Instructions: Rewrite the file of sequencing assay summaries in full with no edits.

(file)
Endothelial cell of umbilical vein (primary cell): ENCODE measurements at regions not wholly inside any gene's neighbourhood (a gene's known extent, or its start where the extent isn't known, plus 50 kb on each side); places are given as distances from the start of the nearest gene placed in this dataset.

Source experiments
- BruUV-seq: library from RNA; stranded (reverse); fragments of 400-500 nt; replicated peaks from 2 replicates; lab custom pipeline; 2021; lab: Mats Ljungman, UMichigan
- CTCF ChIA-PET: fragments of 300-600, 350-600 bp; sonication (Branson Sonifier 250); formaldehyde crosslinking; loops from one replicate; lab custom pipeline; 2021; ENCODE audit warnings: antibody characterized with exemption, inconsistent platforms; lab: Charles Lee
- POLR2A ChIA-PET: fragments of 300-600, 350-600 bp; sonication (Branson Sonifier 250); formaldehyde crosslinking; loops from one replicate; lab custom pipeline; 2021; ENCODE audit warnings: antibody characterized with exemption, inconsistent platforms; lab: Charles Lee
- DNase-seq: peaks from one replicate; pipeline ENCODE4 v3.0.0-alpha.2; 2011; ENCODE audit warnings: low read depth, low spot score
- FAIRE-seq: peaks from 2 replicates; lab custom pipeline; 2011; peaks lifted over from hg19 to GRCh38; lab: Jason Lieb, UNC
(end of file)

Endothelial cell of umbilical vein (primary cell): ENCODE measurements at regions not wholly inside any gene's neighbourhood (a gene's known extent, or its start where the extent isn't known, plus 50 kb on each side); places are given as distances from the start of the nearest gene placed in this dataset.

Source experiments
- BruUV-seq: library from RNA; stranded (reverse); fragments of 400-500 nt; replicated peaks from 2 replicates; lab custom pipeline; 2021; lab: Mats Ljungman, UMichigan
- CTCF ChIA-PET: fragments of 300-600, 350-600 bp; sonication (Branson Sonifier 250); formaldehyde crosslinking; loops from one replicate; lab custom pipeline; 2021; ENCODE audit warnings: antibody characterized with exemption, inconsistent platforms; lab: Charles Lee
- POLR2A ChIA-PET: fragments of 300-600, 350-600 bp; sonication (Branson Sonifier 250); formaldehyde crosslinking; loops from one replicate; lab custom pipeline; 2021; ENCODE audit warnings: antibody characterized with exemption, inconsistent platforms; lab: Charles Lee
- DNase-seq: peaks from one replicate; pipeline ENCODE4 v3.0.0-alpha.2; 2011; ENCODE audit warnings: low read depth, low spot score
- FAIRE-seq: peaks from 2 replicates; lab custom pipeline; 2011; peaks lifted over from hg19 to GRCh38; lab: Jason Lieb, UNC